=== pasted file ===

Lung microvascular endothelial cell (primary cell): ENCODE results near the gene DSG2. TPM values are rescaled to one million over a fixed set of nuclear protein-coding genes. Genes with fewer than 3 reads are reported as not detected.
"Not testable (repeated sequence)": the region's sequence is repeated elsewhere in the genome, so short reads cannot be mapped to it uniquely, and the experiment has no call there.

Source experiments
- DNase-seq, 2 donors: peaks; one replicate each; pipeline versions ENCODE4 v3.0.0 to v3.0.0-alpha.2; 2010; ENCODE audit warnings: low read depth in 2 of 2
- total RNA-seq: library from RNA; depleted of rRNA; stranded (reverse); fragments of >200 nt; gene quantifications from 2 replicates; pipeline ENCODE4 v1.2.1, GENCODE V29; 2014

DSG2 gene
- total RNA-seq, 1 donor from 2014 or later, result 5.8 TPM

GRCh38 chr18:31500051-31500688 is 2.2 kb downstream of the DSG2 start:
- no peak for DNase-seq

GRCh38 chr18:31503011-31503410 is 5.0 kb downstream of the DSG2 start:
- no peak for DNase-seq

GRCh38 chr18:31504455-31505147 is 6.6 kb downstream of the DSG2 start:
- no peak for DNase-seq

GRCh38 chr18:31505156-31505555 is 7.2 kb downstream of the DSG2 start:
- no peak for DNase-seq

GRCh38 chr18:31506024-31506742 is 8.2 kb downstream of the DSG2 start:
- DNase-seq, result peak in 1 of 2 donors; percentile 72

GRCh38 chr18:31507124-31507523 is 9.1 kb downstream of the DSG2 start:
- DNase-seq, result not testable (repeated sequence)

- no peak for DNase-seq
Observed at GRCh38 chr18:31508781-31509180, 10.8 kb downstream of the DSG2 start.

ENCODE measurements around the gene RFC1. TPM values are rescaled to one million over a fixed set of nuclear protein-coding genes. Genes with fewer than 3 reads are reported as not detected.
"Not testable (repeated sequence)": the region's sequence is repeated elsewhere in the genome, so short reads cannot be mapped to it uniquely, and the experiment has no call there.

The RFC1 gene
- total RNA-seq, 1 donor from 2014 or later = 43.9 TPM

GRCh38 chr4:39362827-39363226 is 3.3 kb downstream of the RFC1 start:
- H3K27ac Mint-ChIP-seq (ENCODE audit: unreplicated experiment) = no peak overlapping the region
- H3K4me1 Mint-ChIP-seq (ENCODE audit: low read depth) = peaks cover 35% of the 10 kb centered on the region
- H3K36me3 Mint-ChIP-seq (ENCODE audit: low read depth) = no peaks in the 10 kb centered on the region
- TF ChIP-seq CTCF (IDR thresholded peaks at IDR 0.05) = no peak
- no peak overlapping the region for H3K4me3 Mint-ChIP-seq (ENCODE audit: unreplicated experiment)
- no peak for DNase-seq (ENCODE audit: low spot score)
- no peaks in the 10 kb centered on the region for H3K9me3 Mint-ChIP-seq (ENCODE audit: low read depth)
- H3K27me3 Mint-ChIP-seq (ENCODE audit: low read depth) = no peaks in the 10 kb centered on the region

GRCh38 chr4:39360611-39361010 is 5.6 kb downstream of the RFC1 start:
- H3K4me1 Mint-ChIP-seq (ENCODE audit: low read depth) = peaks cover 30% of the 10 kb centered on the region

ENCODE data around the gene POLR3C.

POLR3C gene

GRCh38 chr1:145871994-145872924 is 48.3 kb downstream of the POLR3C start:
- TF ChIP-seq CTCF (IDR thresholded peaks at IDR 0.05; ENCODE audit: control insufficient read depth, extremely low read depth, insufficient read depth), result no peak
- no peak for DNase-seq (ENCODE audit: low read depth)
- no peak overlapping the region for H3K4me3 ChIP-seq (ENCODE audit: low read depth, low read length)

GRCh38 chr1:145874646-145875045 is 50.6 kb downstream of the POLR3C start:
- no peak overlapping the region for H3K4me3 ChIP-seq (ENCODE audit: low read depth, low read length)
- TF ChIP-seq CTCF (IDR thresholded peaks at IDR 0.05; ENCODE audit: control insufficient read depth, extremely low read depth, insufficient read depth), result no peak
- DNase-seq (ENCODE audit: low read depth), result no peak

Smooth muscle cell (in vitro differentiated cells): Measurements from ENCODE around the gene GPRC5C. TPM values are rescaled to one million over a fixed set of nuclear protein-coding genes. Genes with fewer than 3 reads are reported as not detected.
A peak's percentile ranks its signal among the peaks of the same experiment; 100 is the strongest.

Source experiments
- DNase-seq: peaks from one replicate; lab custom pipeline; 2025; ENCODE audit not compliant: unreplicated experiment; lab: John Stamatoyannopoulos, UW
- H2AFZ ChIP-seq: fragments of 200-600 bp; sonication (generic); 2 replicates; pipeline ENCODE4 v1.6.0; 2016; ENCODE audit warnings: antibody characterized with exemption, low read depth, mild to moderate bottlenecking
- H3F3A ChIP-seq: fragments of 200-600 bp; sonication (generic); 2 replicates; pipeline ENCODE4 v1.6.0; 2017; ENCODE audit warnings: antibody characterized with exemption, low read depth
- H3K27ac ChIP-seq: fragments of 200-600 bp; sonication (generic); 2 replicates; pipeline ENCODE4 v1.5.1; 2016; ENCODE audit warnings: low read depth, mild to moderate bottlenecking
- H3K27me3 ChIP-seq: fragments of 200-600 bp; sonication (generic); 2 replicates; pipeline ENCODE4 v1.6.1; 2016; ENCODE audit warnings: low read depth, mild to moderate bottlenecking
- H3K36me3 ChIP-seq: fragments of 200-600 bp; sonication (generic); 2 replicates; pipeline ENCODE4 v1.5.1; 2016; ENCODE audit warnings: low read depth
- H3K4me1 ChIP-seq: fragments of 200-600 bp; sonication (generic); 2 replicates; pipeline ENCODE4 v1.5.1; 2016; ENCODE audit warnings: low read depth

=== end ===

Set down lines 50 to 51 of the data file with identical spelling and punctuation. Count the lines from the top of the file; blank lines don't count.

- DNase-seq: peaks from one replicate; lab custom pipeline; 2025; ENCODE audit not compliant: unreplicated experiment; lab: John Stamatoyannopoulos, UW
- H2AFZ ChIP-seq: fragments of 200-600 bp; sonication (generic); 2 replicates; pipeline ENCODE4 v1.6.0; 2016; ENCODE audit warnings: antibody characterized with exemption, low read depth, mild to moderate bottlenecking